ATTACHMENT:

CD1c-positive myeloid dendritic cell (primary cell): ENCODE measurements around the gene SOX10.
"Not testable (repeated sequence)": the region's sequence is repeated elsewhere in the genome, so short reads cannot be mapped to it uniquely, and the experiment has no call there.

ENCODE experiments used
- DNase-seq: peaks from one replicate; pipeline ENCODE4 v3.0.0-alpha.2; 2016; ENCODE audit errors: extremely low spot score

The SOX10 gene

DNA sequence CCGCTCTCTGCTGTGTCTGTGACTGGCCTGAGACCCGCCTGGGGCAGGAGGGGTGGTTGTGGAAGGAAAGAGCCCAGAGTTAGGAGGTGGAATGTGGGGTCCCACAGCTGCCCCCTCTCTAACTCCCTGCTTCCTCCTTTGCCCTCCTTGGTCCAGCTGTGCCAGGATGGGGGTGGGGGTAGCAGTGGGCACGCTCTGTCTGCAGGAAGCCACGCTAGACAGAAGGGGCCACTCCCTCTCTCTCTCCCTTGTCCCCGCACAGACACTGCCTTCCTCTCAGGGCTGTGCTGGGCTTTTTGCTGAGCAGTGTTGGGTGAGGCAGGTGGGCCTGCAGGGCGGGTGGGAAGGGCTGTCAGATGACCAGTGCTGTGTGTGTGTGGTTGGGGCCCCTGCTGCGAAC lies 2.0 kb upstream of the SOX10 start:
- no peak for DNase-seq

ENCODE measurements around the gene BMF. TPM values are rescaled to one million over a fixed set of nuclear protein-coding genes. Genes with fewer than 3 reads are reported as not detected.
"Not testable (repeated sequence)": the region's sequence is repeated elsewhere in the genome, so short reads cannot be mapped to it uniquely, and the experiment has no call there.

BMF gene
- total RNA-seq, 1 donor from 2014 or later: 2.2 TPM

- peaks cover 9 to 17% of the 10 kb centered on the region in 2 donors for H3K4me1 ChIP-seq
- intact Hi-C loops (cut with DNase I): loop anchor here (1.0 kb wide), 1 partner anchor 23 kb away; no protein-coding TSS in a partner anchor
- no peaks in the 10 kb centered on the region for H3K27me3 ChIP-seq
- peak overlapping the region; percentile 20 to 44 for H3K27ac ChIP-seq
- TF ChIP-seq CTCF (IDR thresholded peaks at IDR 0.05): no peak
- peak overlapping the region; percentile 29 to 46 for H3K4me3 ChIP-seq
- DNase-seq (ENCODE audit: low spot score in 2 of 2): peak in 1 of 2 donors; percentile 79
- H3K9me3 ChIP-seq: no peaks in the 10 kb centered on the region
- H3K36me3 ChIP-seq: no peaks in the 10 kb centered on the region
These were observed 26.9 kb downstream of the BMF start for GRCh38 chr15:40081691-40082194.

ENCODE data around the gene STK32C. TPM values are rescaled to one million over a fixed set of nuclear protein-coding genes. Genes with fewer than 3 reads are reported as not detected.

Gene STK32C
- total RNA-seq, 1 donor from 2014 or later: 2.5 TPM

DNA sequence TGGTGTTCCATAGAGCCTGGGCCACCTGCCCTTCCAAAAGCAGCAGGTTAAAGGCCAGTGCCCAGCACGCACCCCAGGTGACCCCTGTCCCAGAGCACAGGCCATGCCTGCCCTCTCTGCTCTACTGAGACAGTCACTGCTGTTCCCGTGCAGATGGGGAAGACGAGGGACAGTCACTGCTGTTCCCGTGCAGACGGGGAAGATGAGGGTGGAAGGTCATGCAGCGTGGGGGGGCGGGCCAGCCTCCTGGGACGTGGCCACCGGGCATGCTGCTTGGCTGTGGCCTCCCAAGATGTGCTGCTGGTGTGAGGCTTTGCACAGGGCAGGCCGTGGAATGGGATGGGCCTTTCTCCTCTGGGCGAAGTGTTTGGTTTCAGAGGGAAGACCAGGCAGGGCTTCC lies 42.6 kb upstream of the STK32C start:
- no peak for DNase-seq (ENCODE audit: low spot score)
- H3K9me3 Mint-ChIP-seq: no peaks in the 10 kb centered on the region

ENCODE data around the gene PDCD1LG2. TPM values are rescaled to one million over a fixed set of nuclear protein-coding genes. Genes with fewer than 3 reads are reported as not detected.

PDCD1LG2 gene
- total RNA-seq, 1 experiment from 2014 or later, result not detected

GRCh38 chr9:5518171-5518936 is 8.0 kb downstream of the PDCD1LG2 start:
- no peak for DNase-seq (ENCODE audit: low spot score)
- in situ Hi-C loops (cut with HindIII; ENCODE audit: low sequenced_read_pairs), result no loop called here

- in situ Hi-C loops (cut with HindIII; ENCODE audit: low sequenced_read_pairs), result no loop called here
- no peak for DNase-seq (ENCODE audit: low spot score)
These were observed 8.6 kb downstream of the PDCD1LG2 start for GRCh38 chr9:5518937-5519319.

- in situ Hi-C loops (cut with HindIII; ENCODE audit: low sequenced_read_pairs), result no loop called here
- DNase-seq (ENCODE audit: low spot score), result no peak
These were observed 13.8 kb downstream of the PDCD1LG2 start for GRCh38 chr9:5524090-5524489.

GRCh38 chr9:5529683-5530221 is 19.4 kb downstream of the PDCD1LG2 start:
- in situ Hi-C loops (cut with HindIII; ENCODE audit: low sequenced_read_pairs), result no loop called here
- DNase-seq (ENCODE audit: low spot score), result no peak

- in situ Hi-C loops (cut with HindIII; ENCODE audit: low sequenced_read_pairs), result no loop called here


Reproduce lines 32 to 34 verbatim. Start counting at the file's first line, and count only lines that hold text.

- no peak for DNase-seq (ENCODE audit: low spot score)
- in situ Hi-C loops (cut with HindIII; ENCODE audit: low sequenced_read_pairs), result no loop called here

- in situ Hi-C loops (cut with HindIII; ENCODE audit: low sequenced_read_pairs), result no loop called here